For the last several weeks, I’ve been thinking about Learning Forward’s fundamental reason for working to change not just practice but also to influence policy at state, local, provincial, and national levels. Some of our members and stakeholders believe practice is where the rubber meets the road and where we can make a bigger difference, and that policy has little real impact on their work. Others say policy promotes a compliance mind-set rather than a growth mind-set. So why does Learning Forward invest resources in influencing policy?
For many years we have held the assumption that policy affects practice and better policy would promote better practice. However, I have come to understand that committed stakeholders and educators do not need policies to “force” them to do the right things. They already know the right actions to take; however, when the policies are aligned, the resulting supportive structures and resources make things much easier for them.
Unfortunately, there are also times when policy requires practices that contradict what the field knows to be best practices. In these cases, many educators find ways to comply but still do the right thing for their students. We sometimes refer to these educators as tempered radicals — hiding just under the radar and making great things happen every day. But the quality of our children’s education shouldn’t be determined by whether they are instructed by tempered radicals or are fortunate enough to be in a school or system that understands, embraces, and practices continuous improvement. This luck of the draw is no way to ensure equity for all children.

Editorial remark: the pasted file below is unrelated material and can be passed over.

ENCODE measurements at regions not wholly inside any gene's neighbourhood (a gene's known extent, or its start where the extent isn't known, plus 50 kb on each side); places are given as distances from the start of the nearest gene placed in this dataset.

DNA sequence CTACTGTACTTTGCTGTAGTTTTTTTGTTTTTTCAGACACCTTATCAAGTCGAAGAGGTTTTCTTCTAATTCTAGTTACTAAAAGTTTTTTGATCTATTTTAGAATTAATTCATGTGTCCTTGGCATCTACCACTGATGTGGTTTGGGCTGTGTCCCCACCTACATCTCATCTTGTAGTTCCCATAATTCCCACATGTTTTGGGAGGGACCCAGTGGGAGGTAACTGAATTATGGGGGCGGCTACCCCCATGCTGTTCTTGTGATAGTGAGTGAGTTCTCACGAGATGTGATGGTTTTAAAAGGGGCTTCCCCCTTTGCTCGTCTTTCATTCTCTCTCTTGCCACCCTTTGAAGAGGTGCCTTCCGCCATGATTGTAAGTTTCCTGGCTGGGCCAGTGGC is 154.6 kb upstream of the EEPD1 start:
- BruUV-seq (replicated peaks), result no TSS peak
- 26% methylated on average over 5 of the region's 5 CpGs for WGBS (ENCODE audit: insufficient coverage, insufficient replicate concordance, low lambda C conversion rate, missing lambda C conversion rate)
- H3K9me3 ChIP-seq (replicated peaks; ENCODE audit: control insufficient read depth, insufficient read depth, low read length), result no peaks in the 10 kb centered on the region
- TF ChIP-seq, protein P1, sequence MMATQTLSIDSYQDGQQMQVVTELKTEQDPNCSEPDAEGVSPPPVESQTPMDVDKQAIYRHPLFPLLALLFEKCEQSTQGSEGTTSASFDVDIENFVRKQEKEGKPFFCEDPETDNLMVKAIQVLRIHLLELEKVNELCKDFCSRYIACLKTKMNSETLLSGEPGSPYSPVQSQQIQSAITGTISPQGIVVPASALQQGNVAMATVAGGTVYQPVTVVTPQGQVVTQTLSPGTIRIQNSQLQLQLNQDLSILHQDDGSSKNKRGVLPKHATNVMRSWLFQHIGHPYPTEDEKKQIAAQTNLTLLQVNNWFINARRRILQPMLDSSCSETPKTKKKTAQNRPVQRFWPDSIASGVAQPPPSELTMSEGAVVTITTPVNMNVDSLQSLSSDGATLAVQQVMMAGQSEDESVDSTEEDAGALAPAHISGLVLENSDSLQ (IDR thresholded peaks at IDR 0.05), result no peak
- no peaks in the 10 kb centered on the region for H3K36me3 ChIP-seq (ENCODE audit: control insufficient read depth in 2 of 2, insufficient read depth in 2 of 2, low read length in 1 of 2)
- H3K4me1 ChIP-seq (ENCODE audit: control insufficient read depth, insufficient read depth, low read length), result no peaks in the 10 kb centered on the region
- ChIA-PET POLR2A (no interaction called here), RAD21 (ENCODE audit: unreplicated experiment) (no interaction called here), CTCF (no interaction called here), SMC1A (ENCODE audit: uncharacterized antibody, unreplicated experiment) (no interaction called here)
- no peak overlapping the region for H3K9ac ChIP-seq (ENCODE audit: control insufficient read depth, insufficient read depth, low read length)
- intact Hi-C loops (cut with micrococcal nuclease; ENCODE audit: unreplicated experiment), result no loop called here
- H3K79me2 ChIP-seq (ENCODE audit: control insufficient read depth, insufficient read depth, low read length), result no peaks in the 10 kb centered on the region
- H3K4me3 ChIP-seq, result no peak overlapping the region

If students go to school in a system that is in survival or compliance mode, they need their state and federal policy makers to pass policies — and provide related structures and resources — that ensure that all teachers and education leaders are operating with the best practices possible and equal to those in other districts.
And this is why Learning Forward invests resources in influencing policy: Because we value equity — the fundamental purpose of public education and professional learning. If every system adopts policies that align with effective practices, every child in those systems has the opportunity to experience great teaching every day.
The opinions expressed in Learning Forward’s PD Watch are strictly those of the author(s) and do not reflect the opinions or endorsement of Editorial Projects in Education, or any of its publications.